Eric

susanfnp's picture
susanfnp

Eric, I think you're right. I've definitely had better luck when I've included rye (although I've never made one with 100% rye flour). I have been told that this is because rye is richer in the minerals that enhance fermentation. I'm glad your starter is working out so well!

Susanfnp

Rosalie's picture
Rosalie

After 48 hours something was supposed to have happened.  I was on day 3 (not day 2) and still nothing.

The cool temperature is recommended to keep things at a moderate pace; but she allows that you may have warmer temps and things will move faster.

This morning (about 60 hours into it) I pulled the ball out and rearranged it.  It was a bit crusty and just a touch of slime.  Maybe I should just move ahead.

I'll try it tonight.  I'll move on to the next step at 72 hours come hell or high water.  It's all an experiment anyway.

Rosalie

Rosalie's picture
Rosalie

I did the Day 3 refresh (with fresh-ground wheat) at about hour 60 instead of waiting 12 more hours.  There was no evidence (that I could tell) anything was happening.  This morning (20+ hours later) I looked - and - it had grown!  It looked like rising dough.  This was even though my "room temperature" was a bit lower than RLB recommended.

So - assuming it's the right critters effecting the growth - I'm rolling.

Rosalie

KipperCat's picture
KipperCat

I've enjoyed reading your posts on this!  Last night I ordered some things from King Arthur, and was tempted to just buy a starter.  But why should I miss out on the fun?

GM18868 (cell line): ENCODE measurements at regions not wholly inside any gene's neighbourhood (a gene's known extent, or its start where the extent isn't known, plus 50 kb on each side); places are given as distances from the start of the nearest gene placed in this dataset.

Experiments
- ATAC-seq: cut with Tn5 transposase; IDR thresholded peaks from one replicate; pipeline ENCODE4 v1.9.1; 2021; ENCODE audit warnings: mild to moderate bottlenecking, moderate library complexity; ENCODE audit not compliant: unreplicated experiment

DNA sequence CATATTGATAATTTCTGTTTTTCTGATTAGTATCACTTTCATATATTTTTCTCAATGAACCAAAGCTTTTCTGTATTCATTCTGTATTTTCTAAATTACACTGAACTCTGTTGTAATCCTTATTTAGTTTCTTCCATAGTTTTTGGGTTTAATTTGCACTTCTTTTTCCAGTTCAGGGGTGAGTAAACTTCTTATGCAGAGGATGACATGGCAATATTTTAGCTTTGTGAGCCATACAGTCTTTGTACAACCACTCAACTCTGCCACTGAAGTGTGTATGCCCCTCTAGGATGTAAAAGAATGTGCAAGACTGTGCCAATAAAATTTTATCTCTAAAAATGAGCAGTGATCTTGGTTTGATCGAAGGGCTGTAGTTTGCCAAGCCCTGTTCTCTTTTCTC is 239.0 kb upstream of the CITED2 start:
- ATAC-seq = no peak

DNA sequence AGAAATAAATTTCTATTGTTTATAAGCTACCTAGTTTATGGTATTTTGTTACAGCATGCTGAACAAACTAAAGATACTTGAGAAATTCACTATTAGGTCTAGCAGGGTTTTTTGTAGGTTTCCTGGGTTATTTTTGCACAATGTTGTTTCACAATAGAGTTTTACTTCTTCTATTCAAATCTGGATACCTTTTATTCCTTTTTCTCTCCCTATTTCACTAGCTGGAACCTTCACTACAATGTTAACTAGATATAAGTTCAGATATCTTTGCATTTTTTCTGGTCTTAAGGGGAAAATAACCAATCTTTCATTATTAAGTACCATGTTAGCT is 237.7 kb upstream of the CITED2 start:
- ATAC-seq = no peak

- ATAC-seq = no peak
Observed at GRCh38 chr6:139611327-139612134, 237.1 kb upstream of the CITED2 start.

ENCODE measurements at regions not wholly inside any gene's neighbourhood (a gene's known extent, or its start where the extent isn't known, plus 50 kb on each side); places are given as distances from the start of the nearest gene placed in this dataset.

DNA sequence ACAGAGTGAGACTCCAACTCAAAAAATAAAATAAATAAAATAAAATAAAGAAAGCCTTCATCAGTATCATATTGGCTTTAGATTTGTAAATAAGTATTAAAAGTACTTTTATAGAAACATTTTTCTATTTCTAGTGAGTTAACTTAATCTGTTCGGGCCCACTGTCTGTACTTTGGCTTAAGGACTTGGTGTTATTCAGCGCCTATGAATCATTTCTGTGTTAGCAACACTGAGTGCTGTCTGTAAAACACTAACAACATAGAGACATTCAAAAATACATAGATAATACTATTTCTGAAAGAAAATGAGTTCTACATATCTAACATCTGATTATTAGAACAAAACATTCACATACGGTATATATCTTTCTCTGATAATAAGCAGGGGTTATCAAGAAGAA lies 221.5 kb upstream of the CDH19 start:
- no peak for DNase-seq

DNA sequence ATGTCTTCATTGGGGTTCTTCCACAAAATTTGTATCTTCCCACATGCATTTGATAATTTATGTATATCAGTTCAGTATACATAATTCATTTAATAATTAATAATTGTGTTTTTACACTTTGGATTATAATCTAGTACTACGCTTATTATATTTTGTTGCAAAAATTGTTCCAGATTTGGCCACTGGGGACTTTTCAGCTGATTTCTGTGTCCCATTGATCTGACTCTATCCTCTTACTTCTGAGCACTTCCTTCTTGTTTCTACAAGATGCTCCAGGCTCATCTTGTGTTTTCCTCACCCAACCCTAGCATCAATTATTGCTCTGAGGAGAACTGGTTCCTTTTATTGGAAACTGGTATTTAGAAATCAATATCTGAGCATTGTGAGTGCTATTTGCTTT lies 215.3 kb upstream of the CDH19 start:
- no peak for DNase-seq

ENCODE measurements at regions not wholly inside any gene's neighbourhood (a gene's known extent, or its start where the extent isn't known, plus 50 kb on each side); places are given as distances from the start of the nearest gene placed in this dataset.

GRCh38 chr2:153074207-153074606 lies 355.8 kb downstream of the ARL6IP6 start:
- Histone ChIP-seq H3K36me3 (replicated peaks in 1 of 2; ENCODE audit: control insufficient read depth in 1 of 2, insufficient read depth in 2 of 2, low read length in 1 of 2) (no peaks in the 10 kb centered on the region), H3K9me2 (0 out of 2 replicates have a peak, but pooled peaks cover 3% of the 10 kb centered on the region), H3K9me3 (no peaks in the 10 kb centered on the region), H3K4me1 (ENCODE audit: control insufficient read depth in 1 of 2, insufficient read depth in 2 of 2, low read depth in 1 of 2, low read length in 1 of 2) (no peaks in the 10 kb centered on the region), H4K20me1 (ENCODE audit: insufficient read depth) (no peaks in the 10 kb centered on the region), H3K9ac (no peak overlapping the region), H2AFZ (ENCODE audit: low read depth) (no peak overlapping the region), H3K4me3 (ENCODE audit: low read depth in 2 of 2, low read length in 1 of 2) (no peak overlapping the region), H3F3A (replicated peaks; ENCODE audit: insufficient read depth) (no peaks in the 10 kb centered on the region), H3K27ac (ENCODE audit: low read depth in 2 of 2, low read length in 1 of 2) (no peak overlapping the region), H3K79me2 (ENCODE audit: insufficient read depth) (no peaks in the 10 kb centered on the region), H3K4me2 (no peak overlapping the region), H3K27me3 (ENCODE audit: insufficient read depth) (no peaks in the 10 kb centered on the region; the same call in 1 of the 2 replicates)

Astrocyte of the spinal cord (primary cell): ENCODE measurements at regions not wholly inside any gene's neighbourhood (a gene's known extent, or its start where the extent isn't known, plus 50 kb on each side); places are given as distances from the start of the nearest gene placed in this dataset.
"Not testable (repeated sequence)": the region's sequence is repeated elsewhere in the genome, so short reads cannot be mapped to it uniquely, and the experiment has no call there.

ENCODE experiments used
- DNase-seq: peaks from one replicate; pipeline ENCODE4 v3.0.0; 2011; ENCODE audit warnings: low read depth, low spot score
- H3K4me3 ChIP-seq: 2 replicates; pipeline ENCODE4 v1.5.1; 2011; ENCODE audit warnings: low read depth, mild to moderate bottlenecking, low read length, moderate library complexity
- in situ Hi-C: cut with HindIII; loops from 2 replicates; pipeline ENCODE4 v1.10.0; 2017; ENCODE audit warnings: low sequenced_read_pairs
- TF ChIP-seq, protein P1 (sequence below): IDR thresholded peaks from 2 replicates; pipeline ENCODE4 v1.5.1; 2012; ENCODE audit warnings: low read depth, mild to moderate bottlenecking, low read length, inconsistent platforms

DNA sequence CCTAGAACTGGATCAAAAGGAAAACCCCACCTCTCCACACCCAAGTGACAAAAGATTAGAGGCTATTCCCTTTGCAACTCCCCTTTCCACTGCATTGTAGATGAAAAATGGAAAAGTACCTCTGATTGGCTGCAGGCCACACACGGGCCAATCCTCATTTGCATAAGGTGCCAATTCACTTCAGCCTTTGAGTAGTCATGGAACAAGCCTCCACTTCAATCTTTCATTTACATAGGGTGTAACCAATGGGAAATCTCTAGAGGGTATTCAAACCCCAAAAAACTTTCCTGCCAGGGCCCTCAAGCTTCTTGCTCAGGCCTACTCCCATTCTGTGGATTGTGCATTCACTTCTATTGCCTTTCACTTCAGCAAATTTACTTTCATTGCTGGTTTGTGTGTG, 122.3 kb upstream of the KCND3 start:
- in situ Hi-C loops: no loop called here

Rosalie's picture
Rosalie

Okay, add a grain of salt to that previous post.  The refreshed starter looks the same as it did before the refreshment.  I was seeing things that weren't there.

Yet.

I think.

Rosalie

BROTKUNST's picture
BROTKUNST

I think it's arguable if 'Starting a Starter' is so much more fun ... After all one is trying to create -with lots of effort- something like 5g of viable yeast culture instead of asking a friend, a local bakery or other retailer for a small quantity of culture.

 

'Maintaining a Starter' which is more than just Not-Neglecting-a-Starter, that's the real challenge. My focus is on baking bread with a strong, viable starter ... I would not think less of my starter if I'd buy it or receive it from a friend. Building an individual routine and a formula that yields a potent starter day-after-day for you, that requires some thought, education and attention. Besides that ... after you maintained your starter for a year or longer it really should not matter how you originally came up with the first scraps of culture.

 

'Starting a Starter' may of course be interesting, but to anyone who is new to baking natural leavened bread I would like to say that it not necessary, nor would it make your bread any better. I'd argue that if you are new to this kind of baking it would be better to start with a proven, reliable starter and work with one less variable in your baking.

 

However, if somebody really enjoys the start-up process, there is obviously nothing wrong with it. In that case it is 'fun' and fun is good :)

 

BROTKUNST

Rosalie's picture
Rosalie

If this starter fails, I'll just try again.  Right now it's the process.

Some time ago (years) I bought a packet of Goldrush starter.  It sits yet ignored.  I can't imagine being motivated to maintain it.  But my own starter I'd have a special sense of pride about.

To each his own, of course.  But this is my idea of fun.

Rosalie

BROTKUNST's picture
BROTKUNST